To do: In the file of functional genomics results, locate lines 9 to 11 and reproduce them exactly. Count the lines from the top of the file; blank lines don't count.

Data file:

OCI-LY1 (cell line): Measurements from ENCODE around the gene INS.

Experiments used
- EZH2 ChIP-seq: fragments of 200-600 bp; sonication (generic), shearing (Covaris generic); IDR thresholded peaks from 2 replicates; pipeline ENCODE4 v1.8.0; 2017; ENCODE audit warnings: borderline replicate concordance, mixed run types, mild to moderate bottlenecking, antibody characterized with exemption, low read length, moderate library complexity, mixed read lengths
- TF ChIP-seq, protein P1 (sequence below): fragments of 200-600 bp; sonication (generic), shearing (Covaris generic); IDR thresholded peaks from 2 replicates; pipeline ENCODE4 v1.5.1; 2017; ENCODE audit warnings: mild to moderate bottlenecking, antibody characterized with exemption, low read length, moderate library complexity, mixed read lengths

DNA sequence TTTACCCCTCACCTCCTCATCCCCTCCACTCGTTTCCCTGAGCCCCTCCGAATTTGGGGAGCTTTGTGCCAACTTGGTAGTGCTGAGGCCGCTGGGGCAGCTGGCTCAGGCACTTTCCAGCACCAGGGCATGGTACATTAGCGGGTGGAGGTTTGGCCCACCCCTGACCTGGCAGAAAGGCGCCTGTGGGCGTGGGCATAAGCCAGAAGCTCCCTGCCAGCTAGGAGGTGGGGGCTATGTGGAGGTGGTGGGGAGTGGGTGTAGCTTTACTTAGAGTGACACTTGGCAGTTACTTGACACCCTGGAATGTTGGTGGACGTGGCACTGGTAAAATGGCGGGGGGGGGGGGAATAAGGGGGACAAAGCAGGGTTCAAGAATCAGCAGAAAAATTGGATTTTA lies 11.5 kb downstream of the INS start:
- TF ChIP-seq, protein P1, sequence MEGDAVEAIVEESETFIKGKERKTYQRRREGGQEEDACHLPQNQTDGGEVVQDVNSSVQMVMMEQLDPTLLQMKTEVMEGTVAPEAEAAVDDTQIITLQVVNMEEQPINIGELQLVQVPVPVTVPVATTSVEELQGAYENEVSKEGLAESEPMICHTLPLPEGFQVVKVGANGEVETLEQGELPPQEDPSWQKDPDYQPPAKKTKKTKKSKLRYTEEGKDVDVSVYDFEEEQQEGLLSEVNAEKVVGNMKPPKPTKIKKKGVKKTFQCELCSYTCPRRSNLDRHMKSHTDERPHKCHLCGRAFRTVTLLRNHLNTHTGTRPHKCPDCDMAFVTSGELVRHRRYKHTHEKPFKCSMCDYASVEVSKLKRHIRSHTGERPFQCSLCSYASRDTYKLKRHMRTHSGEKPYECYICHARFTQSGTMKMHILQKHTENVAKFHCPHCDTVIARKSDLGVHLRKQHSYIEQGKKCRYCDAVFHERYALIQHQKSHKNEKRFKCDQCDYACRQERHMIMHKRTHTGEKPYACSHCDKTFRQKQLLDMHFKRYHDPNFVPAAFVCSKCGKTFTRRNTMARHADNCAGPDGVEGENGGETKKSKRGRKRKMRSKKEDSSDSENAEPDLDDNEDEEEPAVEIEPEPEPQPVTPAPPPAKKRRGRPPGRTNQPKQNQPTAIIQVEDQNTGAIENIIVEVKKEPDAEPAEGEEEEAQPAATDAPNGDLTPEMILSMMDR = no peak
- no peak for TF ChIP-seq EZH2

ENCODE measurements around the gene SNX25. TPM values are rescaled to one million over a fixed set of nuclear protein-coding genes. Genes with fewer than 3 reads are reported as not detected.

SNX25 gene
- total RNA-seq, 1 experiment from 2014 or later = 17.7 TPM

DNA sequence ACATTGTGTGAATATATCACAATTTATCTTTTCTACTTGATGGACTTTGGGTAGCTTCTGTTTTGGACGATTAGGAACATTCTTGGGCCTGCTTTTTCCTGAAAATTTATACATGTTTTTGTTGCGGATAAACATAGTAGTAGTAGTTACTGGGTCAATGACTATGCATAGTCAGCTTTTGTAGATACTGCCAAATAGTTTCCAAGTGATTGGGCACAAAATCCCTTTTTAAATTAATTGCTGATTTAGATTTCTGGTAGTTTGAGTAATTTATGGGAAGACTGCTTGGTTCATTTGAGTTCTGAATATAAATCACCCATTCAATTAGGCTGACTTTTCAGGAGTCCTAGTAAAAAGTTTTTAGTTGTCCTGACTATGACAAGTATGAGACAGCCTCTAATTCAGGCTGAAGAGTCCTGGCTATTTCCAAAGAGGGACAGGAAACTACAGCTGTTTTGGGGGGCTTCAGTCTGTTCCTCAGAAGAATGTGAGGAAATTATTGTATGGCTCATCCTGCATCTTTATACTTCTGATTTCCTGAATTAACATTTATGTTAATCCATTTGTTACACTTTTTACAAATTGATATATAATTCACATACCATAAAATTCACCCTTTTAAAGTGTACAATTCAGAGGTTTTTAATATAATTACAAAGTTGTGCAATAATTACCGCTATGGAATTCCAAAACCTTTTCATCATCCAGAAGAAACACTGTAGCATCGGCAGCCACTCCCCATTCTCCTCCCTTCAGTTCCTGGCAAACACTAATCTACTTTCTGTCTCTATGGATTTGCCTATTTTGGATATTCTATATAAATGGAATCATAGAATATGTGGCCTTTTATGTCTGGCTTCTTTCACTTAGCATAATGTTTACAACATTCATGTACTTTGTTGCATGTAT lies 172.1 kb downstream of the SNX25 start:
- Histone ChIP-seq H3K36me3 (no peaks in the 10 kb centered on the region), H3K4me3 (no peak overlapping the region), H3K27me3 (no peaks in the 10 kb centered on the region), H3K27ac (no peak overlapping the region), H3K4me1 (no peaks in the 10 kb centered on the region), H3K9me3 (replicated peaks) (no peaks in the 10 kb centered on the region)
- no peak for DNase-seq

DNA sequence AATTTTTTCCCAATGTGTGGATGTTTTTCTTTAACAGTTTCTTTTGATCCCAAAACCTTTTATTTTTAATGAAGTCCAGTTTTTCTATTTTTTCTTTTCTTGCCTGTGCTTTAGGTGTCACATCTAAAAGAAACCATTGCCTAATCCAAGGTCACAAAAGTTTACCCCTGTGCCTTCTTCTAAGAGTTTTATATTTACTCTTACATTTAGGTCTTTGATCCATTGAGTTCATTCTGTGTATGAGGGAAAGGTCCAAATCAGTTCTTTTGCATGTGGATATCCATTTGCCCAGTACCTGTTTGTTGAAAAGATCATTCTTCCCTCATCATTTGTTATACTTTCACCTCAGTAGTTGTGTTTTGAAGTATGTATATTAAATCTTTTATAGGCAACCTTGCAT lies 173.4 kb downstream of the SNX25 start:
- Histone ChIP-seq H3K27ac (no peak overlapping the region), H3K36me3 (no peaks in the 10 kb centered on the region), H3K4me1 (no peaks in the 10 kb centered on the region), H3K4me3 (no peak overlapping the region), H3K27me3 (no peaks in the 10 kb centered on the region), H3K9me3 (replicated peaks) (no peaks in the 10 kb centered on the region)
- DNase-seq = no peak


SNX25 gene
- total RNA-seq, 1 experiment from 2014 or later = 17.7 TPM

DNA sequence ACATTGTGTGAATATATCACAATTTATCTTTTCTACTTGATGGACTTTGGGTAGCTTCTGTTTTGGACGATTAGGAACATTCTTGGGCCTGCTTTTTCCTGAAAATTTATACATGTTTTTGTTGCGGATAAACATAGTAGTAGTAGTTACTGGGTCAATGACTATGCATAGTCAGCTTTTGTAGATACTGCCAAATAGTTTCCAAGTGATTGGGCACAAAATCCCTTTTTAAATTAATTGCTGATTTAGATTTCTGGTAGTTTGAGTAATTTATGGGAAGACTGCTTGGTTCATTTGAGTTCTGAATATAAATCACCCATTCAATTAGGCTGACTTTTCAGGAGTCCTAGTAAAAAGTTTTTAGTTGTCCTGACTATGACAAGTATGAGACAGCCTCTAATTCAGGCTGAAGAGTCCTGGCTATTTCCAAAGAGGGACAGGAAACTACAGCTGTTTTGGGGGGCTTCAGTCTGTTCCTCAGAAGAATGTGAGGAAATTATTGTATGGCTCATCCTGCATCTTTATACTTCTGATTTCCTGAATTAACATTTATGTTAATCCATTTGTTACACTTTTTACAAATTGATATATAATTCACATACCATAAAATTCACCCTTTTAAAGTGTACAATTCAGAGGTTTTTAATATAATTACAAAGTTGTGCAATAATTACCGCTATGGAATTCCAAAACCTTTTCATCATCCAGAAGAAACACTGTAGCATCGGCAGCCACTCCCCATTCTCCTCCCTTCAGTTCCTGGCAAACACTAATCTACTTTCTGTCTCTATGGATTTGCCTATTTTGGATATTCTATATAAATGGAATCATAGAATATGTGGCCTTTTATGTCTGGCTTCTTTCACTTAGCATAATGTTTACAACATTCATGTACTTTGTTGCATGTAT lies 172.1 kb downstream of the SNX25 start: